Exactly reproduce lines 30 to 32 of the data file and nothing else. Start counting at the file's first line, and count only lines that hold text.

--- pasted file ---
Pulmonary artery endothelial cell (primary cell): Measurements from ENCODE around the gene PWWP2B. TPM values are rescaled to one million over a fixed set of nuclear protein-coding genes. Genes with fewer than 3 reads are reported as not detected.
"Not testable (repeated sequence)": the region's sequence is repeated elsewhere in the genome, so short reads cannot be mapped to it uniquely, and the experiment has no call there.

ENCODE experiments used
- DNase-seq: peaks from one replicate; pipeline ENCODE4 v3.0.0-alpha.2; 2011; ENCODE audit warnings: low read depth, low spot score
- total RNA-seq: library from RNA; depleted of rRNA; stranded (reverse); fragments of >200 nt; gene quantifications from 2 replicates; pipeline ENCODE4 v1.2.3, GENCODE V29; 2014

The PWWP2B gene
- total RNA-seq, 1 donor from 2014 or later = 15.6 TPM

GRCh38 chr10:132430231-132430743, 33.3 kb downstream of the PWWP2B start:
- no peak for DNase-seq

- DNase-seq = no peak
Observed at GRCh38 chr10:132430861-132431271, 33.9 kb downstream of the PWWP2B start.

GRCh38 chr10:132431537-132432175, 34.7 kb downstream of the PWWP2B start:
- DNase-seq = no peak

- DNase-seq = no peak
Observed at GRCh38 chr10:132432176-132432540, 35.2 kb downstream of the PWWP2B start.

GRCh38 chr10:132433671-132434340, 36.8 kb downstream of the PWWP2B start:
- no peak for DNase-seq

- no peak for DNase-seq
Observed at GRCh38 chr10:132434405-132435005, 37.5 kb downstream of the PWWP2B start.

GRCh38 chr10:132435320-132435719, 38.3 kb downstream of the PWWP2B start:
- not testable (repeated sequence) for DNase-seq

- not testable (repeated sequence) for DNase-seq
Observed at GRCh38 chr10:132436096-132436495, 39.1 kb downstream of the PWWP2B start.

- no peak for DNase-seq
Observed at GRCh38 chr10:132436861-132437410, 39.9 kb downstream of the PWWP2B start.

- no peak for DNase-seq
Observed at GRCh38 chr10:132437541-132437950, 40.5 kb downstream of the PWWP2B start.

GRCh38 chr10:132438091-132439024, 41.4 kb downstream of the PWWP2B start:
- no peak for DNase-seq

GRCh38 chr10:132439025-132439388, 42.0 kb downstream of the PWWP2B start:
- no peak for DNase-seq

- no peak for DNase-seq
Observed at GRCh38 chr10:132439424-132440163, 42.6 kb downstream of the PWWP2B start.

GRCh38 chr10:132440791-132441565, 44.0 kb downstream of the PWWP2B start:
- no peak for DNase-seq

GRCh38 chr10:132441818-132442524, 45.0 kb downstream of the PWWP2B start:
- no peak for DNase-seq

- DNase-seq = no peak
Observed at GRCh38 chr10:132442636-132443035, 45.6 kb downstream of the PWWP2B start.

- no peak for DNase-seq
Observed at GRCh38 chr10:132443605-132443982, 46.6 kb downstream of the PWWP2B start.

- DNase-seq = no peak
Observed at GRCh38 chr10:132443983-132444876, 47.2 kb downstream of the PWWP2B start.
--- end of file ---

GRCh38 chr10:132439025-132439388, 42.0 kb downstream of the PWWP2B start:
- no peak for DNase-seq

- no peak for DNase-seq